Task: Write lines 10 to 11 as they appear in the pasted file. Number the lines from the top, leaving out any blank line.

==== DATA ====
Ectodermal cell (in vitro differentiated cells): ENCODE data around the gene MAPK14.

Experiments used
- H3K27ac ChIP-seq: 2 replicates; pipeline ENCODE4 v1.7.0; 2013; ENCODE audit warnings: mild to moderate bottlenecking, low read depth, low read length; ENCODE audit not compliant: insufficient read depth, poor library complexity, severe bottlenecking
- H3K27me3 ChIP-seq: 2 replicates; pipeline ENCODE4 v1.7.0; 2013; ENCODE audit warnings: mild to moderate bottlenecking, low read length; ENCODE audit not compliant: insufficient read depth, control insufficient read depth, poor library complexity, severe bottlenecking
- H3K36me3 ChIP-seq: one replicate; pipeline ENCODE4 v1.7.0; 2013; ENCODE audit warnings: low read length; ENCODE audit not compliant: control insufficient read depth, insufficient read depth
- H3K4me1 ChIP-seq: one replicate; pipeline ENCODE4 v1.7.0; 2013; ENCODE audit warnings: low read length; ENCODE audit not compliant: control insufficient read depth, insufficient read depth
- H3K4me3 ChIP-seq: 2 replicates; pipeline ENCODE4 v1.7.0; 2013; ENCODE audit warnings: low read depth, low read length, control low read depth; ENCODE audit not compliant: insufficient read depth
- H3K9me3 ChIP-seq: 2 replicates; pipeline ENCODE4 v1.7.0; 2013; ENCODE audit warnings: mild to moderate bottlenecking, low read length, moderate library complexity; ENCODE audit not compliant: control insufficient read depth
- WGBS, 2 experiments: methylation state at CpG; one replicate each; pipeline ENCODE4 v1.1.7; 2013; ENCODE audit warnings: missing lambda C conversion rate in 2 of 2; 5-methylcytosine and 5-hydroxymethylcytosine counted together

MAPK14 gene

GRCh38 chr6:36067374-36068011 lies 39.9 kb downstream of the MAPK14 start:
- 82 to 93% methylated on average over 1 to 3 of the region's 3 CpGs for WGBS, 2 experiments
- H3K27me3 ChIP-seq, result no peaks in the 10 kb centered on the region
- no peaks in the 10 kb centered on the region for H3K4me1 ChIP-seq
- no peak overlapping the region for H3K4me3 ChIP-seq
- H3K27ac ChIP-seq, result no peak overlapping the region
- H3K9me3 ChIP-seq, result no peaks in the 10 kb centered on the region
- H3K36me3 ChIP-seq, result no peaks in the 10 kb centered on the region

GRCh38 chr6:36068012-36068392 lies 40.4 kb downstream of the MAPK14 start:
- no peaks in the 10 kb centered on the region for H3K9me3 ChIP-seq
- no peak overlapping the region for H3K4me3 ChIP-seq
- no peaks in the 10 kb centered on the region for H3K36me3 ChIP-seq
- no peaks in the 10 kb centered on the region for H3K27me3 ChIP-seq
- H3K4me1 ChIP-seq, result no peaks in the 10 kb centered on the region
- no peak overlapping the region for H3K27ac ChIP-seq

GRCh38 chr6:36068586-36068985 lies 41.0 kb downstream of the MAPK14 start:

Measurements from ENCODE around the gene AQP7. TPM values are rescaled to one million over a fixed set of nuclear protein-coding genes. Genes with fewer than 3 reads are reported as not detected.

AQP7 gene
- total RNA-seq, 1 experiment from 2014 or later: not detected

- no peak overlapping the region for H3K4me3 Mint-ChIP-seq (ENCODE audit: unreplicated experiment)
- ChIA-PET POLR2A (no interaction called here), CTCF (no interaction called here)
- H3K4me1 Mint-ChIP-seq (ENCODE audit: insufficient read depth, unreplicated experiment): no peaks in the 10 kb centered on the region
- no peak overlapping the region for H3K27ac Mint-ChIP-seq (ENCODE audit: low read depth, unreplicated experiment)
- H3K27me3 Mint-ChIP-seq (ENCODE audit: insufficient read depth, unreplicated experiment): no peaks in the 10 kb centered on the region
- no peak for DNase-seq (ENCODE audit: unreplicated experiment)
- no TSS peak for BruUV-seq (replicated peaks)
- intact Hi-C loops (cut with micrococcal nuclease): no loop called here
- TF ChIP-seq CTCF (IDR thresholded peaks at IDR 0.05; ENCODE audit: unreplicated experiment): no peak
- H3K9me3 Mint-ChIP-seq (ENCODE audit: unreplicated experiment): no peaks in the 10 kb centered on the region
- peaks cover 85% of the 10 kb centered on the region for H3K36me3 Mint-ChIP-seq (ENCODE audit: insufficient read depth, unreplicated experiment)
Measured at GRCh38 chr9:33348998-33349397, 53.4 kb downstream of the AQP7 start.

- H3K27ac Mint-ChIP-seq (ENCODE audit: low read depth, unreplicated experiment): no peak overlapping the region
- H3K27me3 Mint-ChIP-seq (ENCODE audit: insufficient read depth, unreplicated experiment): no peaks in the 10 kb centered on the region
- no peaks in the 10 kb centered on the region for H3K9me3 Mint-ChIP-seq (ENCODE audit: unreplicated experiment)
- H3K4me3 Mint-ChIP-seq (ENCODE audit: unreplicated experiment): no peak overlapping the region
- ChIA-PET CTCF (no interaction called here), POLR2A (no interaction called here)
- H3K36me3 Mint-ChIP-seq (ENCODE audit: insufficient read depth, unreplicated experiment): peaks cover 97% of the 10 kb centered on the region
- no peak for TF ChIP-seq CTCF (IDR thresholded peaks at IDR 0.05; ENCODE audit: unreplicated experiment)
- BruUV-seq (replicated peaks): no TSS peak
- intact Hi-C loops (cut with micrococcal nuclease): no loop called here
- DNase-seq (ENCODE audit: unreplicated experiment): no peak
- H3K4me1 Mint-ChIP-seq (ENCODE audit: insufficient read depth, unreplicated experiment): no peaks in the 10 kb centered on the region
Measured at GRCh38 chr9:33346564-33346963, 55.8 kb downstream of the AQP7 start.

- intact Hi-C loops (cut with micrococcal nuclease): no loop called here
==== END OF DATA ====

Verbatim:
MAPK14 gene

GRCh38 chr6:36067374-36068011 lies 39.9 kb downstream of the MAPK14 start: